One of the great delights of the Twitter For Gentlefolk project is that very real feeling of "place" you get from a postcard. Whereas Twitter messages arrive in uniform digital keystrokes from some sorting office in cyberspace, postcards come from real places and include real evidence of their journey. Pictures, stamps, postmarks : they all form a fascinating trail that leads to somewhere real, somewhere you can find on a map. And in the case of this weeks' Twitter for Gentlefolk postcard, that real place was Ottawa in Canada.
The postcard comes from the splendid Rosie, who lives in New Brunswick and whose wonderfully eclectic Blog - Ramblin' Rose - covers everything from photographs to family history, public speaking to arts and crafts. Her message to me is as follows:
Hello Alan, Just dropping you a line to give you greetings from the capital city, Ottawa, Ontario. Having a wonderful visit with my step daughter and family. Rosie
My card to Rosie can be found on her Blog. Thanks to Rosie for taking part in the project : I can now add another line to my large world map on the back of my door : a line from Huddersfield to Ottawa.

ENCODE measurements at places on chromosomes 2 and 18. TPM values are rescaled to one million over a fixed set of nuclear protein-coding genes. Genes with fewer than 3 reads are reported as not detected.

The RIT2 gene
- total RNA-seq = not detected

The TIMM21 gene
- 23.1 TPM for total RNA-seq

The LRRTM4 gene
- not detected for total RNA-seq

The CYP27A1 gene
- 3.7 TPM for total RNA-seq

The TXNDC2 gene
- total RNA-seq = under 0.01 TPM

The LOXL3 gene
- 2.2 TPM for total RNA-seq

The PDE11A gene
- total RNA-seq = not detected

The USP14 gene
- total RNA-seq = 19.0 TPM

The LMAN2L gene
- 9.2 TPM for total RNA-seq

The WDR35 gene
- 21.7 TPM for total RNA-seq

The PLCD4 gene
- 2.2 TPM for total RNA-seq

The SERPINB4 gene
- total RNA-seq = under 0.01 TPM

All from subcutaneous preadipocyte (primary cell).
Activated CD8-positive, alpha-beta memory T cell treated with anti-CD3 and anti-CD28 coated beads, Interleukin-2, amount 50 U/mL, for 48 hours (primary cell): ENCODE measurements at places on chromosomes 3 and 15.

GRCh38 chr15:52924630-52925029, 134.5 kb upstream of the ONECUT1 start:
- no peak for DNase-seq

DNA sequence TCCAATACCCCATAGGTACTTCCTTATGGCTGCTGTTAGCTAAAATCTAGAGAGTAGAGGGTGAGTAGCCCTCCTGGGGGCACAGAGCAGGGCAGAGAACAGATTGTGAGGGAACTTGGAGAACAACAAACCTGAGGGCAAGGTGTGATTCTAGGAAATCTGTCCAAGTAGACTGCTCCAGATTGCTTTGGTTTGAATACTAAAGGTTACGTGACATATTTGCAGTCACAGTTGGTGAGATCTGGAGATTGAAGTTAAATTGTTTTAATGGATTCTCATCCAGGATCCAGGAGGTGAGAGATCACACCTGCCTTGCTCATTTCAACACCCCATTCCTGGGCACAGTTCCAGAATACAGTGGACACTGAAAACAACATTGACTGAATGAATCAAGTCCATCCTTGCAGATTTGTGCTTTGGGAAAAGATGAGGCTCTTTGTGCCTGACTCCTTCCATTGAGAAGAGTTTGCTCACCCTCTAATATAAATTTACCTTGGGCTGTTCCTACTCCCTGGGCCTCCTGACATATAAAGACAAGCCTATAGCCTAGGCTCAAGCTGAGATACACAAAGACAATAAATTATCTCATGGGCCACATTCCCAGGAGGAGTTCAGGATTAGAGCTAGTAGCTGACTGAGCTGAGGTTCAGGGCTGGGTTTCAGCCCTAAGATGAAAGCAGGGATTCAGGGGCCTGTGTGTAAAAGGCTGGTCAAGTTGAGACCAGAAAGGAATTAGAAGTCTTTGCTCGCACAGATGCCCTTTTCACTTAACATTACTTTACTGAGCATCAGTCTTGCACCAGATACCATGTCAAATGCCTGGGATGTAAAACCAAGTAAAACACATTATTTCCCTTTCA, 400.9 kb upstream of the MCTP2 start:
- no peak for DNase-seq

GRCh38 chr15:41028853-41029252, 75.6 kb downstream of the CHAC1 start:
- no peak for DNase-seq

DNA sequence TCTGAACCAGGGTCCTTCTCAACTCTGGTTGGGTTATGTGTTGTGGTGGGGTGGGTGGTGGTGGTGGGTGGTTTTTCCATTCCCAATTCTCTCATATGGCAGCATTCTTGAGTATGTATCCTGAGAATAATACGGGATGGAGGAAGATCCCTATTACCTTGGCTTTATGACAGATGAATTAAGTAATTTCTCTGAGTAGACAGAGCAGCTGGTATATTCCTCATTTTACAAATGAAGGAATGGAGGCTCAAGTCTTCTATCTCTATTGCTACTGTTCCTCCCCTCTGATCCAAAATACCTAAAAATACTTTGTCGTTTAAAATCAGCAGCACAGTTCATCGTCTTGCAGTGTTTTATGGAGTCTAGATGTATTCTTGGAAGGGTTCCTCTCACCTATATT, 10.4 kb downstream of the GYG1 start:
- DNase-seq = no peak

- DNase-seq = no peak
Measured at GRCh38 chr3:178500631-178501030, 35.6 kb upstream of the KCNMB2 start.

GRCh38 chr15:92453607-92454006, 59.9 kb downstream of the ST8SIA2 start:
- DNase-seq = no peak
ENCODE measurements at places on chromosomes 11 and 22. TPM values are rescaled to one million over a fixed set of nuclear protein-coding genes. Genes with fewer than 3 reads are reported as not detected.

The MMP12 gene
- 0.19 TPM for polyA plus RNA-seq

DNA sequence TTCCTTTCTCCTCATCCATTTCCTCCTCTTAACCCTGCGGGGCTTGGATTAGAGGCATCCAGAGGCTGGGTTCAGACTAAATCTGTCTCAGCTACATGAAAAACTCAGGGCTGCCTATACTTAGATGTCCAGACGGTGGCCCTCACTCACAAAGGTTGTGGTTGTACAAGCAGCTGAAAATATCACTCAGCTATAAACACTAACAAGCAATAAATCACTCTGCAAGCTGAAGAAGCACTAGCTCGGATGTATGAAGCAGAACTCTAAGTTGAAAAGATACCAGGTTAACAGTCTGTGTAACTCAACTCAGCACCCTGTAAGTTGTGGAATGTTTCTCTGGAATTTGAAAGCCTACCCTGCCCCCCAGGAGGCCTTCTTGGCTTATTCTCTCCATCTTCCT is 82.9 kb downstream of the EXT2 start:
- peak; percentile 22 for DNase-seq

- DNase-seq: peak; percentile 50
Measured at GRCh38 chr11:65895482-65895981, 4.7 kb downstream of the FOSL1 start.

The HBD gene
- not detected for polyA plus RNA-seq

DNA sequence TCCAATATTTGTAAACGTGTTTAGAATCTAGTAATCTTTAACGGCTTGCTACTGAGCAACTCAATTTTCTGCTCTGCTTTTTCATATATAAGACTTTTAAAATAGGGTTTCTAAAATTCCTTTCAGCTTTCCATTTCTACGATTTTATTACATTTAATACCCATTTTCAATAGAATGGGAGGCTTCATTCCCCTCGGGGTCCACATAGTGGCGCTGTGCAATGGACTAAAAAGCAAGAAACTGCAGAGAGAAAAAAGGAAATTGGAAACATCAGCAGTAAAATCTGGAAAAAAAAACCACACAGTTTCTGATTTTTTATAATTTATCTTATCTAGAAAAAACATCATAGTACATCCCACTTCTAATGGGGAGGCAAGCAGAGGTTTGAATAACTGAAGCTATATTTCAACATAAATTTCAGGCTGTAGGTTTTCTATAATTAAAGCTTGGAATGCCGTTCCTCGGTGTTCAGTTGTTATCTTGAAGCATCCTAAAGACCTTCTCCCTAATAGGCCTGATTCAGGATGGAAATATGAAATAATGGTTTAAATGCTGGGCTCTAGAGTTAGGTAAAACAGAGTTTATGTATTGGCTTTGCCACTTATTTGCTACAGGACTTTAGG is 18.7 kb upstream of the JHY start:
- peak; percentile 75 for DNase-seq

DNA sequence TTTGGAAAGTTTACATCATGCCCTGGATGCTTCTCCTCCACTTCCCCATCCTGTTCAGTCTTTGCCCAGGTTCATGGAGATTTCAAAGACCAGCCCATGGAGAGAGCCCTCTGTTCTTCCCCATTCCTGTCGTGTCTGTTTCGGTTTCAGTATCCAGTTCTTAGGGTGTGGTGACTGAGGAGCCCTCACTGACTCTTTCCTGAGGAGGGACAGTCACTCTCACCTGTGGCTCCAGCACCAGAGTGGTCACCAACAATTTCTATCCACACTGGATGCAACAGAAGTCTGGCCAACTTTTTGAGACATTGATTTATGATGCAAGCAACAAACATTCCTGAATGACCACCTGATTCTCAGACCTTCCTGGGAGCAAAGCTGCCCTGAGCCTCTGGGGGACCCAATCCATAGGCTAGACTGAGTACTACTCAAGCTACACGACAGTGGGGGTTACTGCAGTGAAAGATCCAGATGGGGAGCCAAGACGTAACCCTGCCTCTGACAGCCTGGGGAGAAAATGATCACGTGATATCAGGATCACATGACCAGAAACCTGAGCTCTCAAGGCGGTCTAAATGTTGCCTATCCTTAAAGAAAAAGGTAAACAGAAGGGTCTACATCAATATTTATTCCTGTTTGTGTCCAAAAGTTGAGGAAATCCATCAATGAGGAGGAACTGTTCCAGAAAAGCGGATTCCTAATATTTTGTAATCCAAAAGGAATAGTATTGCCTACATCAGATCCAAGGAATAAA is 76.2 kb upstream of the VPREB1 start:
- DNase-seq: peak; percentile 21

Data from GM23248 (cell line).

Monday, May 09, 2011
The Lad has returned to University and it is likely to be some time before he is home again. In some ways I wonder if he is growing old and sensible as this time there have not been the usual phone calls that follow his departure, listing all the things he has forgotten with instructions to gather them together and take them down to Sheffield. He has a fairly well deserved reputation for being, shall we say, absent-minded, to such an extent that my good friend Chrissy recently bought me an old postcard with Alexander in mind. The front of the postcard has a somewhat uninspiring view of Malham Tarn in North Yorkshire. It is the message on the reverse which is the gem. It is a little unclear as it is written in pencil - here is what it says :
Beck Hall, Malham.
Dear Dad, Can you go to our house and get Jim's shorts from the chair in our room, his belt from the top drawer of the tall boy; and his boots from the shelf in the staircase and send them here by post, and if you need a 1/- stamp get an Olympia if you please. Love Lavinia.